CPJ discusses press freedom domestically, abroad

Joel Simon, the executive director of CPJ speaks on press freedom while colleague Kerry Paterson assists during the presentation on Monday, March 3, 2017 in the Mass Media and Technology Hall auditorium.

Casey Mccarthy

Journalists are currently in the most deadly and dangerous period, statistically, in modern history.

Joel Simon, executive director of the Committee to Protect Journalists, spoke to students and community members on Monday night about the current danger surrounding journalists. Eighty-six percent of journalists murdered are carried out with full impunity, meaning no one is held responsible, according to statistics he provided in the presentation. Over 40 percent of these killings are a result of jihadi militants, and the vast majority of journalists murdered are local journalists.

In his presentation,“Trump & The Truth: Defending Press Freedom at Home & Abroad,” Simon spoke about the current media environment in the U.S. under President Trump and the impact his treatment of the media has on protecting press freedom around the world.

“In a single stroke, he has greatly reduced the moral leverage the U.S. has exercised in defense of press freedom around the world,” Simon said.

Simon said when the president undermines the media, it not only undermines it domestically but increases the difficulty for journalists working in dangerous and oppressive environments and organizations, such as CPJ, to do their job protecting press freedoms.

Simon said the threat to journalists in the U.S. is not one of life and death. Systematic efforts to alienate media access and stamp out leaks began under former President Obama, and have only accelerated under President Trump, he said.

“Donald Trump ran a campaign that sought to marginalize and, at times, delegitimize the role of the press,” said Simon. “He called reporters dishonest. . . he mocked a disabled reporter. . . he excluded critical reporters from his events. He threatened to make it easier to sue the media.”

Simon said while Trump is not the first candidate to run a campaign against the press, what is more troubling is that his behavior is unchanged since entering the White House.

“President Trump has continued to lash out at the media at every turn, declaring them, twice, the enemy of the people,” he said.

Christa Moore, sociology professor, explained why she felt the talk was important and led to her wanting to attend after seeing a flier. 

“Truth in journalism is exceptionally important, especially in this political environment,” Moore said.

Simon also explained how the developing technology and shifting media environment has played a factor in increases in violence and imprisonment of journalists around the world. Journalists, in the past, held a power and usefulness to those in power, in that we were the only means of communicating with a large audience, Simon said. With the explosion of the internet and social media, that power has diminished, making journalists more vulnerable.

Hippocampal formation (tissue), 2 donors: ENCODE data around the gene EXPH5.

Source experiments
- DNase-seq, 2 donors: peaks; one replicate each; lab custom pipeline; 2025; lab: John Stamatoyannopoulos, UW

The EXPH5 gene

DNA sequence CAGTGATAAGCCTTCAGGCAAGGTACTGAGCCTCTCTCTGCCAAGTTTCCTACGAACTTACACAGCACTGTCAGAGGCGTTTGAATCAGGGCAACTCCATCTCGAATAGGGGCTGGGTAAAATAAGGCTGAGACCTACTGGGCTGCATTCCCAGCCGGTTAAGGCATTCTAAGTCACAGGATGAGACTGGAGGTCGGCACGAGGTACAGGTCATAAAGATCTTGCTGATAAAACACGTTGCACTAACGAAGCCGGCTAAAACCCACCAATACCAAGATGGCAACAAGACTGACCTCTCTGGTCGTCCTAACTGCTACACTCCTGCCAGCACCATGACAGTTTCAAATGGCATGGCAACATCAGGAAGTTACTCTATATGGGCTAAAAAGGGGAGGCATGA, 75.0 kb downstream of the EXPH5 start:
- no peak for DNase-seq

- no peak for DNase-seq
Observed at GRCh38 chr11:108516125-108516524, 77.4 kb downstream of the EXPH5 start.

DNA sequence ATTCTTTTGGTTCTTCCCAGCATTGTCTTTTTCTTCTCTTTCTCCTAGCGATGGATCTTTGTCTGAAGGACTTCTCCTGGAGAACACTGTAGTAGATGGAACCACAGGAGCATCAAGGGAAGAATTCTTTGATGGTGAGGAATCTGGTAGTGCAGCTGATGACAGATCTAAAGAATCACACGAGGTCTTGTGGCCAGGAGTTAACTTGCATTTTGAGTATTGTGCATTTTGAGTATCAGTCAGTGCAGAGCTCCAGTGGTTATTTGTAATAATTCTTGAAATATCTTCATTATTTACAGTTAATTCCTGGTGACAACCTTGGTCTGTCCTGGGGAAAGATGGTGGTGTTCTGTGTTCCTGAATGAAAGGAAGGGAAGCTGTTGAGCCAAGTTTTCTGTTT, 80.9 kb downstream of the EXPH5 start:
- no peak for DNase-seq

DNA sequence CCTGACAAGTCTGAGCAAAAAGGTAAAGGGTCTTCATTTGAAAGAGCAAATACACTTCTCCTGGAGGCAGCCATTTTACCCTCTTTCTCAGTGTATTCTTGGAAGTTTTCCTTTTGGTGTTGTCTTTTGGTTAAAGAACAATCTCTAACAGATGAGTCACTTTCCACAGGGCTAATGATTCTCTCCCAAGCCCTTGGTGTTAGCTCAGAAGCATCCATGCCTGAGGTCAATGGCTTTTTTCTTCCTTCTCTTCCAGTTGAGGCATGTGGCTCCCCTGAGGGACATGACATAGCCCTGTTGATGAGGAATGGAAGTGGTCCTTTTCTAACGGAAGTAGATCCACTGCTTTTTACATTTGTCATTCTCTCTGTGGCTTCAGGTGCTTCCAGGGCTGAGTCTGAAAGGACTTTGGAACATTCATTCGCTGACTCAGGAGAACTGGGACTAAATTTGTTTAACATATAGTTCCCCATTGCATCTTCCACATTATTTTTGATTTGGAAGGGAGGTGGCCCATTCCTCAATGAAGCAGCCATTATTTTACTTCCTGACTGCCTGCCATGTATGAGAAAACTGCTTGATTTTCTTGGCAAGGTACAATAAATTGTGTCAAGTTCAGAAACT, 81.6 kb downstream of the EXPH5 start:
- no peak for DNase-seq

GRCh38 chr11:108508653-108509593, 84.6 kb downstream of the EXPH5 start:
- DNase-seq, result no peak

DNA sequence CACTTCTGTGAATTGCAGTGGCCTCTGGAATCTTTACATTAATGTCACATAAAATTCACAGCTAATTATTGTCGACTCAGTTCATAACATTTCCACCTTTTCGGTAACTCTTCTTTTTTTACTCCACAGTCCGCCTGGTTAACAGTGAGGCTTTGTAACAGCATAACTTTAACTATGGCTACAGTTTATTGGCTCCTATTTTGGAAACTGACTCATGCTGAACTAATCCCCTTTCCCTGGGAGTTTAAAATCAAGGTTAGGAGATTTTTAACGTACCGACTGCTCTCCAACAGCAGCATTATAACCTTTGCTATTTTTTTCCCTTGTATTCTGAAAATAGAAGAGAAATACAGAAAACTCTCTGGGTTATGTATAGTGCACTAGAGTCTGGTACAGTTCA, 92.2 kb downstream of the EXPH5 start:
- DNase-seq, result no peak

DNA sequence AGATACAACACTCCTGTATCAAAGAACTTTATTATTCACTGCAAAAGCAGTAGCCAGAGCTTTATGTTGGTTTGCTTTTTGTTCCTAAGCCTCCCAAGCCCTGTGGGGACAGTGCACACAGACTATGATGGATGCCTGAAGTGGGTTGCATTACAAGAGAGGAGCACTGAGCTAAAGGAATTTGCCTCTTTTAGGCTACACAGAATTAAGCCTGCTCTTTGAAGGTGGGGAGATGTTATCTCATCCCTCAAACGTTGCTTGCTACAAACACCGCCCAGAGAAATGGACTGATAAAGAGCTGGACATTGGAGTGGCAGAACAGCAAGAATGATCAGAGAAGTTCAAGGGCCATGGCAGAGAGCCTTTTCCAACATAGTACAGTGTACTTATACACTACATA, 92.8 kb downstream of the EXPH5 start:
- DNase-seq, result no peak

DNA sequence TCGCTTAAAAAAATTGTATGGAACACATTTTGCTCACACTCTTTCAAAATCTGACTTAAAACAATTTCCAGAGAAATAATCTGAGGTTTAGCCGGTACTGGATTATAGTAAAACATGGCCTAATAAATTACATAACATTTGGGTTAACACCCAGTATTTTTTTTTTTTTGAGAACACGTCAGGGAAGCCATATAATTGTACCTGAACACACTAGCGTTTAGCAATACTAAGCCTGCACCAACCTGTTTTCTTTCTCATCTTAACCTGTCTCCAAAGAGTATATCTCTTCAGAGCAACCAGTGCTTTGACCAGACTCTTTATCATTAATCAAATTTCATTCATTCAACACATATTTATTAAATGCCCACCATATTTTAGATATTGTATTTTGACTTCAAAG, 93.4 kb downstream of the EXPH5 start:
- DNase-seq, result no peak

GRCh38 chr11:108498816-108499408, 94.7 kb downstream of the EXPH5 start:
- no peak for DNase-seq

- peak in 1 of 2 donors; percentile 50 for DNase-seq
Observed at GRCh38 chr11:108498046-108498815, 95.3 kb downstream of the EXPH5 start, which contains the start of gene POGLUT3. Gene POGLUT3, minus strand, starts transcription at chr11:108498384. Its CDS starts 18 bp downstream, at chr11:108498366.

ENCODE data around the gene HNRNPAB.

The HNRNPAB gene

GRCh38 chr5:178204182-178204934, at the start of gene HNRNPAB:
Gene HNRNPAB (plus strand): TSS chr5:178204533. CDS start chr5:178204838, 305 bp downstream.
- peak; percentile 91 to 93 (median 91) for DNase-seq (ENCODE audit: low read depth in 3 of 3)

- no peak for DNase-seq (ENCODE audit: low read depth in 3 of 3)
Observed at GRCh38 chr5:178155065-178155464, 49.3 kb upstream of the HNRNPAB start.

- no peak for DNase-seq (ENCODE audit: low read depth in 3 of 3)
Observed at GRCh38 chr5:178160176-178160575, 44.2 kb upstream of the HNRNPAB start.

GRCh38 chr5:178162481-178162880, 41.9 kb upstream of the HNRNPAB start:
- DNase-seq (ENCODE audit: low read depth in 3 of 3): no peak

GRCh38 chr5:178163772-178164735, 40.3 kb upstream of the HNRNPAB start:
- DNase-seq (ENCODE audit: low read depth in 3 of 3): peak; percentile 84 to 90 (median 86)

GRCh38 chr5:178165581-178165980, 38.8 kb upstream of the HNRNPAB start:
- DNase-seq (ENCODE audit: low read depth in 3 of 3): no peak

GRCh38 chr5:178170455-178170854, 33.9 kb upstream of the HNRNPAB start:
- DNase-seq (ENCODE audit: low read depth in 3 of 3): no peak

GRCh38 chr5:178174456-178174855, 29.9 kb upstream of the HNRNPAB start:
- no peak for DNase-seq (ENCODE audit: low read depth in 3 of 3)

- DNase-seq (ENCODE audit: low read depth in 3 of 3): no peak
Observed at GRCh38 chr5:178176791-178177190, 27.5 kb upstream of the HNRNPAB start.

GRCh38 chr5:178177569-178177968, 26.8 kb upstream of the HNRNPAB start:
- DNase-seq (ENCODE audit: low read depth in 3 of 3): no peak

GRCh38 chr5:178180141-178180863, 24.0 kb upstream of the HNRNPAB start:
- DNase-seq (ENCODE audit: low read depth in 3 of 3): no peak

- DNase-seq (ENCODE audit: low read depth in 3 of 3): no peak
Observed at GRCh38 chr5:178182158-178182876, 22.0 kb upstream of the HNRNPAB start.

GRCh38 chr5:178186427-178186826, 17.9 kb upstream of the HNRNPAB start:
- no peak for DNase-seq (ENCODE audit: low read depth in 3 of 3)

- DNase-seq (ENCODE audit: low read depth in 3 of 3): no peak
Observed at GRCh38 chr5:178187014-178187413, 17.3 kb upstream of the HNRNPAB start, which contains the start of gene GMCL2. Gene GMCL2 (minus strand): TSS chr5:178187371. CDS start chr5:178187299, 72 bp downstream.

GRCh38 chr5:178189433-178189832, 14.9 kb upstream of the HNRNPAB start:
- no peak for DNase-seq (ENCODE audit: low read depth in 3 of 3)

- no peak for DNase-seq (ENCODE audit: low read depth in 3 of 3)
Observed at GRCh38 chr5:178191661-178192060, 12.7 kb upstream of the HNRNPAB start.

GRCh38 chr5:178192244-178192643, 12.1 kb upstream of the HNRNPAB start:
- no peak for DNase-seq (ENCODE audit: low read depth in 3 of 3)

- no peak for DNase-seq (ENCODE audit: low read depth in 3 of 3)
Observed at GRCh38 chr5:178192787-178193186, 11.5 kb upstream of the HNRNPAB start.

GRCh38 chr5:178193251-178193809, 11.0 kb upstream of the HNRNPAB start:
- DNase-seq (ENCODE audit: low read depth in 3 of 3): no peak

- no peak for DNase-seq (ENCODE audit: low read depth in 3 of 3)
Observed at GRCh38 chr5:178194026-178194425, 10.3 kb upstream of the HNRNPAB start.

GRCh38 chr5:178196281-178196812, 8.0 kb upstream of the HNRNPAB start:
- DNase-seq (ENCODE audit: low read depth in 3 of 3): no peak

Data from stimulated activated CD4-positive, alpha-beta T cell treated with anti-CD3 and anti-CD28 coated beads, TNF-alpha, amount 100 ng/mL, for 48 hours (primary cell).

“Quite simply, these [militant] groups no longer need journalists to get their message out,” Simon said. “And having lost their utility, journalists have become dispensable, sources of ransom payments and props in terrorizing videos.”

Simon explained that throughout history, the control of information has been the focal point of every totalitarian movement. With changing technologies and information channels, information is much harder to control now, and oppressive governments have taken note, implementing more sophisticated strategies to ensure information control.

“Technology has transformed the way that we communicate and share news, but until journalists are free to do their work without violence and censorship and incrimination, the true potential of the information revolution will never be realized,” Simon said.

While the U.S. by no means has a perfect record, he said, journalists here have an obligation to protect more vulnerable journalists around the world and cannot allow themselves to be labeled the enemy.

“We need to be able to push back against any effort that undermines the role of the media in this country, while also ensuring the U.S. maintains its influence around the world, when it comes to press freedom. . .,” Simon said.

Kerry Paterson, senior advocacy officer at CPJ, said she was encouraged by the concerns about security voiced by students and community members during the question and answer portion of the speech.

“I think it’s telling that the first two or three questions were all about security, and digital security in particular,” said Paterson. “And I think we’ve reached the point where we’re really trying to encourage journalists to think about the cautions they can take and how to carry out their work safely.”

Amanda J. Crawford, a journalism professor who helps coordinate the John B. Gaines Family Lecture series at WKU, said she was pleased with how the lecture went.

“We had a really good turnout, some really good questions, and a lot of people here from the community, which is always a goal with these lectures,” Crawford said. “To not only bring in students and our faculty, but also members of the community.”

Crawford said she first reached out to CPJ to speak at the lecture the day the White House press secretary barred legitimate news organizations from a briefing  because they had been running stories critical of President Trump and his administration.

“CPJ’s phones were ringing off the hook,” Crawford said. “I wasn’t the only one calling to see if the organization I mostly thought of in the context of international journalism was alarmed by what was happening on the home front.”

“If you aren’t familiar with CPJ’s work, you should be, more than ever,” Crawford said.

Reporter Casey McCarthy can be reached at (270) 745-0655 and [email protected]